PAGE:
XShares Group, the ETF sponsor of the HealthShares family of ETFs, filed a lawsuit against its own founders, Jeffrey Feldman and Anthony Dudzinski, its former and current chief executive officers, and seven other company managers or officers, alleging actions that enriched the officers to the detriment of the company.

According to a filing with the Supreme Court of New York state Donald Aven, XShares executive vice president of national sales, and Samuel Aven, charged the 11 defendants with breach of fiduciary duty, breach of loyalty duty, theft of business opportunity, corporate mismanagement, misappropriation of corporate assets, self-dealing, and fraud.

The lawsuit lists a series of charges:

  • That former CEO William Henson and current interim CEO Joseph Schocken received bonuses and other compensation that represented a conflict of interest with XShares
  • That the defendants diverted a corporate opportunity by allowing investor Grail Partners to misappropriate XShares business model.
  • That the company failed to meet capital and regulatory requirements by not maintaining separate books and records for XShares and its subsidiaries.
  • That the directors failed to provide adequate or not misleading disclosures to investors.
  • That the defendants failed to secure proper legal opinions for corporate actions.
  • That the defendants allowed the payment of excessive compensation to the officers.
  • That the defendants provided liquidation and other preference to third party investors to the detriment of XShares.

Representatives for XShares declined to comment on the lawsuit.

It’s been a rough year for the small ETF sponsor. At the end of the first quarter, after just five months on the job, CEO Henson left the firm for an unexplained leave of absence. Then in July, Dudzinski unexpectedly left “to pursue some other opportunities.” He had served as president and board member of XShares Group, the parent company, and as chief executive officer of XShares Advisors, the ETF provider. Around the same time the firm cut a large part of its sales staff.

The turmoil in the executive suite was mirrored on the product line. The firm closed its AdelanteShares family of seven real estate ETFs in June. In their nine months of existence they accumulated only $17 million of assets under management. Then in August, the firm’s flagship ETF family, the HealthShares, underwent a major overhaul. XShares closed 15 of the 19 ETFs focuses on highly specialized areas of the health-care industry. At the time of the reorganization, the 19 HealthShares held a total of $100 million in assets under management, with about half of that in the four surviving funds.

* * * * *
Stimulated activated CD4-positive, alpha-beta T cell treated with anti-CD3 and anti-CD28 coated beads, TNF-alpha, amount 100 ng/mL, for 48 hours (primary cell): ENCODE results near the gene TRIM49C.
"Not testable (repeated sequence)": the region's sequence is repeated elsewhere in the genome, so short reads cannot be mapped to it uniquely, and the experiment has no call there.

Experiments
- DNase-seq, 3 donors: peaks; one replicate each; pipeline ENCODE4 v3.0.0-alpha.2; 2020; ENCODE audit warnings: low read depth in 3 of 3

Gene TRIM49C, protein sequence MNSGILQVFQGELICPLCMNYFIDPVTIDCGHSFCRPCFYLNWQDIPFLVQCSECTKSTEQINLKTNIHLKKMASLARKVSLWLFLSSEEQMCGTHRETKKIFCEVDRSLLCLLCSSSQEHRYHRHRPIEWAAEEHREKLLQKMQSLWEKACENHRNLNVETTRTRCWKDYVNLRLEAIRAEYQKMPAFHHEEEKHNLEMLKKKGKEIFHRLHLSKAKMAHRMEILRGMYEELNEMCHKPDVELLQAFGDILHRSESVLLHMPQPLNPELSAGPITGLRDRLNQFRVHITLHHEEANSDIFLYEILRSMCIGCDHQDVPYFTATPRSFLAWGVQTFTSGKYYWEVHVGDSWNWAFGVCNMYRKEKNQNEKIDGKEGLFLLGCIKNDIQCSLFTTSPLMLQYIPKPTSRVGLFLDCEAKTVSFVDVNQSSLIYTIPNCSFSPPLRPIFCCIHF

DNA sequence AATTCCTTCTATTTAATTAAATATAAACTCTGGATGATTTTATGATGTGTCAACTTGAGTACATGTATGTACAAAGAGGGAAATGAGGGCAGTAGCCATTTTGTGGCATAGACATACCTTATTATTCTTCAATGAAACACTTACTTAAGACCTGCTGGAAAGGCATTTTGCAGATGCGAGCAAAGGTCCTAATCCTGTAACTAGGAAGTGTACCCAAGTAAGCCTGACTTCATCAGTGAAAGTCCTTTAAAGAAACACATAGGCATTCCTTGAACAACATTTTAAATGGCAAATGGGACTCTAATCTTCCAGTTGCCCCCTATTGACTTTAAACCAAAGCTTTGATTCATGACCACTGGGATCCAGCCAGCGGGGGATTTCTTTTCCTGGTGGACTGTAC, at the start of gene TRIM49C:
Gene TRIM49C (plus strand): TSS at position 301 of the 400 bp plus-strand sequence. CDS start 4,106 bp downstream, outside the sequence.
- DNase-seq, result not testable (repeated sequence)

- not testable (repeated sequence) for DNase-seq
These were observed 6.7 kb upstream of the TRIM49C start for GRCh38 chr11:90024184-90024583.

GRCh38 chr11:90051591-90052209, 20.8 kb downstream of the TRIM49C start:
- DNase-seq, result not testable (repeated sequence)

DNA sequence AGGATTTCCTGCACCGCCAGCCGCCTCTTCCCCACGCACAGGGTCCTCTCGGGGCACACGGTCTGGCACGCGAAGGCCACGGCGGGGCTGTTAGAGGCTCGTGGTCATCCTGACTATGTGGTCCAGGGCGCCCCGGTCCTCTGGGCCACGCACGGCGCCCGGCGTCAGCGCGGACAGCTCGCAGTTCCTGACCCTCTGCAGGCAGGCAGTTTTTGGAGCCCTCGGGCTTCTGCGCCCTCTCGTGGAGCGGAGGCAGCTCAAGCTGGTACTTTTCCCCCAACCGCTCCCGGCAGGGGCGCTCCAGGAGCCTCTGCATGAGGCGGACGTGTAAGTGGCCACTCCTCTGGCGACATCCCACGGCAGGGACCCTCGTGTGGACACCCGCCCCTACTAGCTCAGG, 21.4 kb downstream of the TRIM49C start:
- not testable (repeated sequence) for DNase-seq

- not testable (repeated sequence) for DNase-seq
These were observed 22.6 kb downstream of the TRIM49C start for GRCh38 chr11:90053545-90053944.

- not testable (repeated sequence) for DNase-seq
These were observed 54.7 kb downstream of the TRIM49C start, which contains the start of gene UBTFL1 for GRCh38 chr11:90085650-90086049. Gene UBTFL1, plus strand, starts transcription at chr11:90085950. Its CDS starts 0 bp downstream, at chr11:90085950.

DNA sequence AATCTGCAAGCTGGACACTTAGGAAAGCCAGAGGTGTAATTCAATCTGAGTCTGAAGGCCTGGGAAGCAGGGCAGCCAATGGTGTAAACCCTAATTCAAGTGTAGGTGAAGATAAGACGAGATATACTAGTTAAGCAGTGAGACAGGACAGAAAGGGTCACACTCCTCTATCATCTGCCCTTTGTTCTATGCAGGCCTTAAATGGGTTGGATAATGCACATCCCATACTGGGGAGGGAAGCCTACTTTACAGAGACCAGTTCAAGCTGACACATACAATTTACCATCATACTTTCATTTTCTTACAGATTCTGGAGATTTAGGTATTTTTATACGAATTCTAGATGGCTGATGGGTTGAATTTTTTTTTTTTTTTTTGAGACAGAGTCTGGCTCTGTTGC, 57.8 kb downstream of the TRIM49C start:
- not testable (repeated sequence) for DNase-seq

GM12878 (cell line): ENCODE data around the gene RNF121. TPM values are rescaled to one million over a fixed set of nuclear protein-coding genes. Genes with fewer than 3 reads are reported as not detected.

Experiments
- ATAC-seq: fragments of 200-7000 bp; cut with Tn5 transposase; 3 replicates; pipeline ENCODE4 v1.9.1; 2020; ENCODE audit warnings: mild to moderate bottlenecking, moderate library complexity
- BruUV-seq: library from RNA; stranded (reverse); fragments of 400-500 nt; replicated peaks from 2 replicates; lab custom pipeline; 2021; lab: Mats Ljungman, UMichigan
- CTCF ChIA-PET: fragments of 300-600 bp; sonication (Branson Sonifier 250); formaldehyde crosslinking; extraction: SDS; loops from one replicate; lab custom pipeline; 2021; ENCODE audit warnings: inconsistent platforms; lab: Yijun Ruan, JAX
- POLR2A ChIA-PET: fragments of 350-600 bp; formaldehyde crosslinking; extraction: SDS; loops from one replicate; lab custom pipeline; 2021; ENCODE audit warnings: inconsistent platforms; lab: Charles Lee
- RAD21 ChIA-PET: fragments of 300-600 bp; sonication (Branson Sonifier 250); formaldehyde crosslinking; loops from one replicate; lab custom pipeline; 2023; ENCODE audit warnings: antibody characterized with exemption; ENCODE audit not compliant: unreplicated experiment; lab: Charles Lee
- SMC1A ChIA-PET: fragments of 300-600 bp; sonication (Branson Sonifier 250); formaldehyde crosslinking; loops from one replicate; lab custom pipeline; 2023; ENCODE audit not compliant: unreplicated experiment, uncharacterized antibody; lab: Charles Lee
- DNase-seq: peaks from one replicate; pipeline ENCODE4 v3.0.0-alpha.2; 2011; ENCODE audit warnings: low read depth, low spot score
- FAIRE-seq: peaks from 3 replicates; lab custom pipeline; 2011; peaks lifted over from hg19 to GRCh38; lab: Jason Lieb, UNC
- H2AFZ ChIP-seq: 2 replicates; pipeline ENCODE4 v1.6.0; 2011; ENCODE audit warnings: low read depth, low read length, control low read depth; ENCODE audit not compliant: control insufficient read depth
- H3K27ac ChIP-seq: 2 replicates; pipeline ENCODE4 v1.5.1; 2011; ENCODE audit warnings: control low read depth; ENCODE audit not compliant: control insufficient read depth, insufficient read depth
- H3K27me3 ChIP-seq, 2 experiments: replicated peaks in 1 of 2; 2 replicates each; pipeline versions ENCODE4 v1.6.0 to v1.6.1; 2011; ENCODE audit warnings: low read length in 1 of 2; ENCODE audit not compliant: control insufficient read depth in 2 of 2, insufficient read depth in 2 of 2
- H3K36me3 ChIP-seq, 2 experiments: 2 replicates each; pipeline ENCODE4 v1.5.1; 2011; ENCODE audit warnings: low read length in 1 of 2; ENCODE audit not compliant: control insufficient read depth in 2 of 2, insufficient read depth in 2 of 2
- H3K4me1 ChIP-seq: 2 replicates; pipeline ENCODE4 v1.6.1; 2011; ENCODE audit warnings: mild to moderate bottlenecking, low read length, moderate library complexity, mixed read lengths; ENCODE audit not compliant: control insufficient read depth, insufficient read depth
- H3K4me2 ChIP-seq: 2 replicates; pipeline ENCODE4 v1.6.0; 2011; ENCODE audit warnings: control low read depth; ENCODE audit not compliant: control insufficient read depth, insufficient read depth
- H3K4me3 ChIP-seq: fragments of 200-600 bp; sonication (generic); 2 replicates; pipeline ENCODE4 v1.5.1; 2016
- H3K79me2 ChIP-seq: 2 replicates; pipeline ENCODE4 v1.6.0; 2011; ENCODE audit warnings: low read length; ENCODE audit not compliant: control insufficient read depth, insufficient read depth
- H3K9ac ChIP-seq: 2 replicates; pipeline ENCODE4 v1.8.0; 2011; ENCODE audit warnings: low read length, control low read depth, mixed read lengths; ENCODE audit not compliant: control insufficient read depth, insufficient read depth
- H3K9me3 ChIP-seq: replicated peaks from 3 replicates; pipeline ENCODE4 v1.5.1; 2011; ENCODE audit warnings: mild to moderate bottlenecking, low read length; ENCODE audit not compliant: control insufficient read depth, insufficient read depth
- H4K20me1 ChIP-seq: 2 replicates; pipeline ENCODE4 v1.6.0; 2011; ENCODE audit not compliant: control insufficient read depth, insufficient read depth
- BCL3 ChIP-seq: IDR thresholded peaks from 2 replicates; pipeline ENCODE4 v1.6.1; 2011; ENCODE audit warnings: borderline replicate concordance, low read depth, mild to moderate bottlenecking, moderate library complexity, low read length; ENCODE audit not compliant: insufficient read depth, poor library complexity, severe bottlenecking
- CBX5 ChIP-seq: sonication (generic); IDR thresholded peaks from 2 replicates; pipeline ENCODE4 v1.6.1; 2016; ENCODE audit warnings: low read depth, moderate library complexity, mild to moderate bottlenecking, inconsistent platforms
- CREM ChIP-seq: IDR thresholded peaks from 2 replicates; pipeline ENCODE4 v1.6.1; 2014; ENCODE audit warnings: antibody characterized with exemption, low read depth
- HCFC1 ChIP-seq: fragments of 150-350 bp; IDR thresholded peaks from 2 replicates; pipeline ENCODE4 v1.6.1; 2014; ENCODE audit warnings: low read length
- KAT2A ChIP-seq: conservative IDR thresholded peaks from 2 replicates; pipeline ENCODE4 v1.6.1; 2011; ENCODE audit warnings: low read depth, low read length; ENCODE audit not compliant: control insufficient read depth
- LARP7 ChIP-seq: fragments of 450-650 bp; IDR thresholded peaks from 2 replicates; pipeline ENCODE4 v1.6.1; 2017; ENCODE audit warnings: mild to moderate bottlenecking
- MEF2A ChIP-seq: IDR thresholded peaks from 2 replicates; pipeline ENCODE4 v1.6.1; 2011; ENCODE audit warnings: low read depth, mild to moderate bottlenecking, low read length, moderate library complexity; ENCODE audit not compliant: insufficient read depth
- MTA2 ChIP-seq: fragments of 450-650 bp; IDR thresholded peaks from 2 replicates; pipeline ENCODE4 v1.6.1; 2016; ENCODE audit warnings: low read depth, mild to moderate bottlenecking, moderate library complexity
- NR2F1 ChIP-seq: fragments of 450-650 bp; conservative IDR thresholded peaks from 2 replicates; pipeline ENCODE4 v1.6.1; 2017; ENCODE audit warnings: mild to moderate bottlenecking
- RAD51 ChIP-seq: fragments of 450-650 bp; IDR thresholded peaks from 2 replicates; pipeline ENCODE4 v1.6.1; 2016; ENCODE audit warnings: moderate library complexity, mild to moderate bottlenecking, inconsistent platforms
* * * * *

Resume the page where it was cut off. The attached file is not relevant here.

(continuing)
The four remaining ETFs:

  • HealthShares Cancer Exchange Traded Fund (HHK)
  • HealthShares European Drugs ETF (HRJ)
  • HealthShares Diagnostics ETF (HHD)
  • HealthShares Enabling Technologies ETF (HHV), which will be renamed HealthShares Drug Discovery Tools ETF.

In October, the benchmark indexes for all four were redesigned to hold between 28 and 35 stocks, up from the 22 with which they originally launched. All four also lowered their expense ratios to 0.60%, except for European Drugs, which charges 0.72%. The TDAX series of lifecycle ETFs that XShares launched in partnership with TD Ameritrade continue to trade.

 

Industry Leaders Address Credit Crisis

Some of the biggest names in the ETF industry came together this week to discuss how the current credit crisis and stock market crash has affected the exchange-traded fund industry for better or worse. All these industry leaders sit on the editorial board of the Journal of Indexes, which held its first public meeting Tuesday at the Nasdaq Stock Market in front of a group of financial journalists.

Because most of the major trends in the indexing industry are directly related to ETFs, the Journal offers in depth coverage of the ETF industy. With ETFs now comprising between 35% and 40% of all the daily trading volume on the equity markets, the major conclusions of the meeting were that the ETFs are tackling a lot of these issues affecting funds because they are so transparent. But soon, investors will be asking the managers of their active funds, what exactly they’re doing to earn the high fees they’re charging.